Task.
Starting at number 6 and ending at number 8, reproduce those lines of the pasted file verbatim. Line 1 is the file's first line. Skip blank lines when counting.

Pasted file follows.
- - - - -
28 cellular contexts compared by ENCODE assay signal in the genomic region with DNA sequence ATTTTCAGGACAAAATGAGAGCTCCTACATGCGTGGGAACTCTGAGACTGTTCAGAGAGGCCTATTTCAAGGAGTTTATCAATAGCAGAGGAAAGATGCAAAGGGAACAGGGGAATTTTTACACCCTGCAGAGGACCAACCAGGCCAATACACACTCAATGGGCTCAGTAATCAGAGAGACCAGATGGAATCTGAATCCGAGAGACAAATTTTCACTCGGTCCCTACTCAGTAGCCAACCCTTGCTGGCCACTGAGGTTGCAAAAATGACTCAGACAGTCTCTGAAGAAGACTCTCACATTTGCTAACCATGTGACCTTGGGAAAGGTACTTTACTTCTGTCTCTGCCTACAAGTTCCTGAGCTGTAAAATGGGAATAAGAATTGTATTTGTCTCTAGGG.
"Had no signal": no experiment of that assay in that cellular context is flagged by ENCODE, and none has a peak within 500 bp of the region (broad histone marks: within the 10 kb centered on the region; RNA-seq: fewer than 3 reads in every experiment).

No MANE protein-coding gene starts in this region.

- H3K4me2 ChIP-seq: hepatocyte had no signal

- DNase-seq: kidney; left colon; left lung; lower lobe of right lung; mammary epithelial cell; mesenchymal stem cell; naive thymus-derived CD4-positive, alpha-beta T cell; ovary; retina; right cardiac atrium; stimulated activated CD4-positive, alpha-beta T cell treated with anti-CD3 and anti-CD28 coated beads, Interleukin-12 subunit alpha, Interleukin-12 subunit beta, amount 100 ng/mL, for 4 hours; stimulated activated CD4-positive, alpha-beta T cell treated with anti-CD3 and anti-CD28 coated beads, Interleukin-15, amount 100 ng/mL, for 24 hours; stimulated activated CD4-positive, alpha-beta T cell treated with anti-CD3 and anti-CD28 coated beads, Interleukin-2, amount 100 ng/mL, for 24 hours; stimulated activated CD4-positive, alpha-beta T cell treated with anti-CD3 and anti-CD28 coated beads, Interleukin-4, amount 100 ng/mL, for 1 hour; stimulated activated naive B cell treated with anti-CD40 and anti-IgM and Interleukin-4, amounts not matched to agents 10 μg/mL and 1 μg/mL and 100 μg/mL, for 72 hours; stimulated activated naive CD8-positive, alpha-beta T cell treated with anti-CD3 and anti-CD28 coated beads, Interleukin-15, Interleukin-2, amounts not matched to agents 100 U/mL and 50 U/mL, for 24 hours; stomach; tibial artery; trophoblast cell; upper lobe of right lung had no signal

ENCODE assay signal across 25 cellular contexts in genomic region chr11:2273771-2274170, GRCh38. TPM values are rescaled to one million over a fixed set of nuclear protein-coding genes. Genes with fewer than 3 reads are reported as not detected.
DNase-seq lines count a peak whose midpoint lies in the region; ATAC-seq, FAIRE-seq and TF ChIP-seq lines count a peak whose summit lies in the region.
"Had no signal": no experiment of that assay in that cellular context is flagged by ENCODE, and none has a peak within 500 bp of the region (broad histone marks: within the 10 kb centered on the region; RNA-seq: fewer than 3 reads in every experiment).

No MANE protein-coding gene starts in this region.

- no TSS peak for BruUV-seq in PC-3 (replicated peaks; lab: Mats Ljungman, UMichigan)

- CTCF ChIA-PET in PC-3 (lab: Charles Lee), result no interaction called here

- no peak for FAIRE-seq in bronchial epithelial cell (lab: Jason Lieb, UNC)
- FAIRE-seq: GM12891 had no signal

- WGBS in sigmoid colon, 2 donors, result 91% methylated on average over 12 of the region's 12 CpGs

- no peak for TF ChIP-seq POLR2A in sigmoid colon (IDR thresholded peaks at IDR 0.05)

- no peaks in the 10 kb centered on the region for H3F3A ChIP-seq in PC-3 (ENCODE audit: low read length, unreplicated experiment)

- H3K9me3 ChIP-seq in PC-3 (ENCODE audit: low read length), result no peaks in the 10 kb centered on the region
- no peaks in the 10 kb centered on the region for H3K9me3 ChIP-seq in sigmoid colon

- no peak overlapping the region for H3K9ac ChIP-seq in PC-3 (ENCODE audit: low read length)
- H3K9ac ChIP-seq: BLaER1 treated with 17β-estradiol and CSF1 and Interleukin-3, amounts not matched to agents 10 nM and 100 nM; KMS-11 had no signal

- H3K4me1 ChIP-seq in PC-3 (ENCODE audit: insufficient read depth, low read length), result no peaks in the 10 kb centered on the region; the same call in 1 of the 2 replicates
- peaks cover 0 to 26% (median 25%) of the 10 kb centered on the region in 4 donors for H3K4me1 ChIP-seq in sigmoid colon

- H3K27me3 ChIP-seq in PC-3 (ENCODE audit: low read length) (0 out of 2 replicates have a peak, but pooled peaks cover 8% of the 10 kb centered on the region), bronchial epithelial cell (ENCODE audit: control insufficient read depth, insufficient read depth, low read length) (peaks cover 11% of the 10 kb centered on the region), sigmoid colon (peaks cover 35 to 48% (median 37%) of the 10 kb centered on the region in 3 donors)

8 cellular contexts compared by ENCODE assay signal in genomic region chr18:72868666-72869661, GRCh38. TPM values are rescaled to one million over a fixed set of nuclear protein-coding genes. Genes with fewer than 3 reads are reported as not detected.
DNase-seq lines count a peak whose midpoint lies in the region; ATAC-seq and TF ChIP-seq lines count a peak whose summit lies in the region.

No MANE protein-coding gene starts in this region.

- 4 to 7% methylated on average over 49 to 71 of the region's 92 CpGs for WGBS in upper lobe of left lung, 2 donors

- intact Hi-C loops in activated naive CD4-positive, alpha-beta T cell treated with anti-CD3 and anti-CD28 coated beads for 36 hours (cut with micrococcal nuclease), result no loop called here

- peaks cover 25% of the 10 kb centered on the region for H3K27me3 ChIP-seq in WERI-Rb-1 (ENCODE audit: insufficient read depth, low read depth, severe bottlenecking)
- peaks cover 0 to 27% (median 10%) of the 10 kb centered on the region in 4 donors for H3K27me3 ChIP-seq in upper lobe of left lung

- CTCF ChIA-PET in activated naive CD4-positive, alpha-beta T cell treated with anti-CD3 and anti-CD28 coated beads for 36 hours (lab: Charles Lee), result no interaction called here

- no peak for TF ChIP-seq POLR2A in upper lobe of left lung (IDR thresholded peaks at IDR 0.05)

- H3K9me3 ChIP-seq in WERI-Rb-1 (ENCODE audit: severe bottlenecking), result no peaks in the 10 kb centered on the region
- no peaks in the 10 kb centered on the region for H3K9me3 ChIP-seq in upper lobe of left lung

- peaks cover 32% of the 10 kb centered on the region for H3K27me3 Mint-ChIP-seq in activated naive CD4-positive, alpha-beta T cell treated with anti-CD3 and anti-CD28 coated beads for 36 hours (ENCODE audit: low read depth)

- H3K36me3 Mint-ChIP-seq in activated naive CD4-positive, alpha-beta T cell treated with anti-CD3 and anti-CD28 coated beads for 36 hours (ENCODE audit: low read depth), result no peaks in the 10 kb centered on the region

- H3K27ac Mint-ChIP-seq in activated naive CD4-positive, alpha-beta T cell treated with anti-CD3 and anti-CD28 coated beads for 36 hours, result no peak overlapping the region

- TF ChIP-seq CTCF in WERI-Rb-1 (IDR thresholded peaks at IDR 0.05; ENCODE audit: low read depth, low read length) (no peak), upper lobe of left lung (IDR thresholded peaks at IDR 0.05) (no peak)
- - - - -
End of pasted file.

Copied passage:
ENCODE assay signal across 25 cellular contexts in genomic region chr11:2273771-2274170, GRCh38. TPM values are rescaled to one million over a fixed set of nuclear protein-coding genes. Genes with fewer than 3 reads are reported as not detected.
DNase-seq lines count a peak whose midpoint lies in the region; ATAC-seq, FAIRE-seq and TF ChIP-seq lines count a peak whose summit lies in the region.
"Had no signal": no experiment of that assay in that cellular context is flagged by ENCODE, and none has a peak within 500 bp of the region (broad histone marks: within the 10 kb centered on the region; RNA-seq: fewer than 3 reads in every experiment).